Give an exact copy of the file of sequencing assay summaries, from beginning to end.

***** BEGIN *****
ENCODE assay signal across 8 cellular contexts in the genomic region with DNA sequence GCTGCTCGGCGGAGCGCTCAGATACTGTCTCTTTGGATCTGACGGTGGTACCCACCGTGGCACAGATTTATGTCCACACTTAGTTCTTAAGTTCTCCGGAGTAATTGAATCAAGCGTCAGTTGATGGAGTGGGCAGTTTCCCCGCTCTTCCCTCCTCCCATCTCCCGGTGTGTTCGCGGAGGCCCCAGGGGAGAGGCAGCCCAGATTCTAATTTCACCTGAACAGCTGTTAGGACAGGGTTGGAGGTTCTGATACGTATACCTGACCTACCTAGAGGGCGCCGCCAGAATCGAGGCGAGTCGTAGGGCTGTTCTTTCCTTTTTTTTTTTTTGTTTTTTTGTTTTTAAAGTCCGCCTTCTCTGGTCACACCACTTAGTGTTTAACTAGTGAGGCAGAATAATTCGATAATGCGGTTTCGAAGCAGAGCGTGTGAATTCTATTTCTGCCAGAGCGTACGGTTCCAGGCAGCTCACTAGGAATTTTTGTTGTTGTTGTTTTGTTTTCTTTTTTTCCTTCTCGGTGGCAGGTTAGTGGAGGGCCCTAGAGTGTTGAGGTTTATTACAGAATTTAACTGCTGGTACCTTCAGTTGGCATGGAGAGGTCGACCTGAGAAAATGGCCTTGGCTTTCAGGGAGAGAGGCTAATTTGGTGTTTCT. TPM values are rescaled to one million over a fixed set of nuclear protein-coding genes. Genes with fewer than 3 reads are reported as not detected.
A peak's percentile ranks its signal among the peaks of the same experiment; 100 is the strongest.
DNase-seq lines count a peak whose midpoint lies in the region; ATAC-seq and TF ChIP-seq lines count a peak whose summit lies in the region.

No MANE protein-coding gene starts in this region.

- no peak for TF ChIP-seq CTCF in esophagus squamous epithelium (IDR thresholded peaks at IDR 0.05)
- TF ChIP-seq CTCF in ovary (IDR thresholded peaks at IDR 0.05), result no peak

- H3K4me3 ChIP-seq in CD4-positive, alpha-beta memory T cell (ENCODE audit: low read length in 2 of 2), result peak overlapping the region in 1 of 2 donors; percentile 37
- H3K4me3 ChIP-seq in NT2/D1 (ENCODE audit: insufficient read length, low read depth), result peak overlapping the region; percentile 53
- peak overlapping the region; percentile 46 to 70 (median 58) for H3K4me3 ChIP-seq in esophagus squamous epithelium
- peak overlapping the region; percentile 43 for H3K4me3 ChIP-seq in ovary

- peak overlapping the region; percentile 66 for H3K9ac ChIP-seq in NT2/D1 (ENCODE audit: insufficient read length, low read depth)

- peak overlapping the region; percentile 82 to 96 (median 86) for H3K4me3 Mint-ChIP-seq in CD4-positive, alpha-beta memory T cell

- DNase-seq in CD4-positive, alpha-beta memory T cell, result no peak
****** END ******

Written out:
ENCODE assay signal across 8 cellular contexts in the genomic region with DNA sequence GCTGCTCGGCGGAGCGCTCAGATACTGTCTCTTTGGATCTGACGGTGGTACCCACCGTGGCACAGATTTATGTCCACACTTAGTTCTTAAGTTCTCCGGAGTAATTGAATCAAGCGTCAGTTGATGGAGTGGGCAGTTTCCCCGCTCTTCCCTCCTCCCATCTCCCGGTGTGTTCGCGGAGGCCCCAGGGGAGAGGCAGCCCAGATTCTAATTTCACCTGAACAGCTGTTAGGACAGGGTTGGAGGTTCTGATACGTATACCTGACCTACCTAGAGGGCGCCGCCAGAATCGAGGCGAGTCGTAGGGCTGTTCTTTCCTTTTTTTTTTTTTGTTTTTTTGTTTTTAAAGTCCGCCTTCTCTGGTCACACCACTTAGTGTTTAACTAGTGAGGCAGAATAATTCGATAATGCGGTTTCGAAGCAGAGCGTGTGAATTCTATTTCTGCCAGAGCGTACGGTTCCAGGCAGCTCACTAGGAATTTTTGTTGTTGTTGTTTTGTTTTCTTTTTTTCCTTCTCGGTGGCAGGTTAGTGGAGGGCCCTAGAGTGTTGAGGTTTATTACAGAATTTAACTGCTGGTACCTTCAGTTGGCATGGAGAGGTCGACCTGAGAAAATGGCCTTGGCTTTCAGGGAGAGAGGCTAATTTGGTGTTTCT. TPM values are rescaled to one million over a fixed set of nuclear protein-coding genes. Genes with fewer than 3 reads are reported as not detected.
A peak's percentile ranks its signal among the peaks of the same experiment; 100 is the strongest.
DNase-seq lines count a peak whose midpoint lies in the region; ATAC-seq and TF ChIP-seq lines count a peak whose summit lies in the region.

No MANE protein-coding gene starts in this region.

- no peak for TF ChIP-seq CTCF in esophagus squamous epithelium (IDR thresholded peaks at IDR 0.05)
- TF ChIP-seq CTCF in ovary (IDR thresholded peaks at IDR 0.05), result no peak

- H3K4me3 ChIP-seq in CD4-positive, alpha-beta memory T cell (ENCODE audit: low read length in 2 of 2), result peak overlapping the region in 1 of 2 donors; percentile 37
- H3K4me3 ChIP-seq in NT2/D1 (ENCODE audit: insufficient read length, low read depth), result peak overlapping the region; percentile 53
- peak overlapping the region; percentile 46 to 70 (median 58) for H3K4me3 ChIP-seq in esophagus squamous epithelium
- peak overlapping the region; percentile 43 for H3K4me3 ChIP-seq in ovary

- peak overlapping the region; percentile 66 for H3K9ac ChIP-seq in NT2/D1 (ENCODE audit: insufficient read length, low read depth)

- peak overlapping the region; percentile 82 to 96 (median 86) for H3K4me3 Mint-ChIP-seq in CD4-positive, alpha-beta memory T cell

- DNase-seq in CD4-positive, alpha-beta memory T cell, result no peak